…is a phrase probably only familiar to the ancient amongst us. Back in the days of analogue TV (in Black and White), sometimes the broadcasting station would run into problems screening a programme – a cable burnt out in the live studio, or the 70mm film jumped the sprockets on the projector or something. To prevent a whole nation rising from their sofas and thumping the wooden TV or twirling the tuning dial until it fell off (or worse, retuned to the one other available station), they would turn a spare camera to a card on which was written, “Please do not adjust your set…” If you were lucky, you also got Jacques Loussier playing Bach’s Air on the G String. Or possibly a bumble bee playing Rimsky-Korsakoff.

  • SatNav for Parents (and Teachers)

    Imagine you are in a plane, flying to New York from Paris. You have been in the air for some hours when a voice comes on over the PA system. “Good morning ladies and gentlemen, this is your pilot speaking. I think we are getting pretty close to New York now, I’ve definitely seen clouds like this near New York before and that turbulence 5 minutes ago is to my mind pretty typical of flying over Long Island, so we’re going to lose some altitude, get beneath the clouds and see if we can see the Statue of Liberty. Please do tell your stewardess if you see anything you recognise…” Mass panic ensues.

  • Don't drink from bitter wells

    I seem to be seeing a lot of posts just recently on various platforms, essentially warning young people against the danger of thinking they can actually follow their dreams. The message is essentially “get over your dreams, you need money to live so you need to work hard in a job you probably will never love, so get over it / get over yourself”.

  • What one thing most changes a young person’s life?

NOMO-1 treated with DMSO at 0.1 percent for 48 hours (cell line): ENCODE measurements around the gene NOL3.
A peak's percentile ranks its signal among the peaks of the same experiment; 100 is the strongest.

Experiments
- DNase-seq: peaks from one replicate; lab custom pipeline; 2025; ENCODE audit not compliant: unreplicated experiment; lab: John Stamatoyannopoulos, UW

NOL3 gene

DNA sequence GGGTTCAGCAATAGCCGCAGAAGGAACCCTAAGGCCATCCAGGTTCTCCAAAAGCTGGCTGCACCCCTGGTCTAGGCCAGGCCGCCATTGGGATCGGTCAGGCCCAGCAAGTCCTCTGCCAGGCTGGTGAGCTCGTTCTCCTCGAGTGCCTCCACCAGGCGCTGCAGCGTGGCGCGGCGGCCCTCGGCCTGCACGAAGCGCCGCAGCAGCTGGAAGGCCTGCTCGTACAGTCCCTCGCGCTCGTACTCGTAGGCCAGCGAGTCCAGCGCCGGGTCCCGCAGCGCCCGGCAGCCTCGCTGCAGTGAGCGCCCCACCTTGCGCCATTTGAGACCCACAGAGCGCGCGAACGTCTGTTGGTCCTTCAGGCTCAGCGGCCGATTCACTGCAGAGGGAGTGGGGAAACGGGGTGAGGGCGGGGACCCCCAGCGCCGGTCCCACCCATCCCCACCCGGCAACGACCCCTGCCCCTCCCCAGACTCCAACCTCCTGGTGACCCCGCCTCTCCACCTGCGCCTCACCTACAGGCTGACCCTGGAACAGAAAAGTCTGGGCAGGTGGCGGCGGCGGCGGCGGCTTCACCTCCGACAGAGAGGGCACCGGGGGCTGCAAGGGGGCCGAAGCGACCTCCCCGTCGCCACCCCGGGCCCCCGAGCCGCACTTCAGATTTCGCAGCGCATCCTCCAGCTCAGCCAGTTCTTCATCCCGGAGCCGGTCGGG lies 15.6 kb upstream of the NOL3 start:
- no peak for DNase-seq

I have been listening to a number of people recently who have had a very difficult start in life. One who had been in social care throughout her teens had been moved over 50 times during those years, between children’s homes, foster care and so on. Another who had been in care for longer had been moved over 70 times. When asked how they got through, in every case I have heard, there was one adult who had connected with the young person at some point in their journey and who had kept in touch. That one relationship with an interested adult became the anchor by which a troubled young person managed at last to get to some kind of safe harbour and a more stable life.

  • Talented? Me? You?

    Something that deeply impacts both employers and employees is low expectation; the sense that “I will have to settle for you” or (in the case of the employee) “I will have to settle for this job”. Employers don’t expect they could ever find the people they really need; employees are only too glad to get a job, even if it fits them like a (nine-fingered, ant-filled, one-not-very-careful-lady-orangutan-owner) glove. I would like to suggest that this is a) extremely sub-optimal and b) entirely unnecessary. There is no shortage of the right talent; what is missing the means to identify talent and match it with opportunity.

  • Change your stars

    The expression “change your stars” was the theme of one of the late Heath Ledger’s happier romps, “A Knight’s Tale” (I would rather meet William Thatcher/Ulrich von Leichenstein than The Joker, any day of the week). William, a poor London boy, has to take on an alias as a Knight and jousts his way to the top of the Lists (as it were). The ultimate crisis occurs back in London, and his (now blind) father, who first told him he could change his stars, is there as William, finally competing under his own identity and against all the odds, vanquishes his noble enemy. “He has changed his stars…” cries his father.

  • Why hoozyu will change your life

    hoozyu will change your life. That’s why one of the most common things we see is someone ordering a hoozyu… and then coming back within a couple of hours and ordering some more for friends / siblings / significant other.

  • How to help your teenager to plan their career

    It is that time of year again in much of the Northern Hemisphere: exams, graduations, next course and then… what? Year by year, your child moves inevitably towards the end of the educational conveyor belt. What happens when they reach the end? You don’t want to hear just a dull “clunk” as they tip over the edge.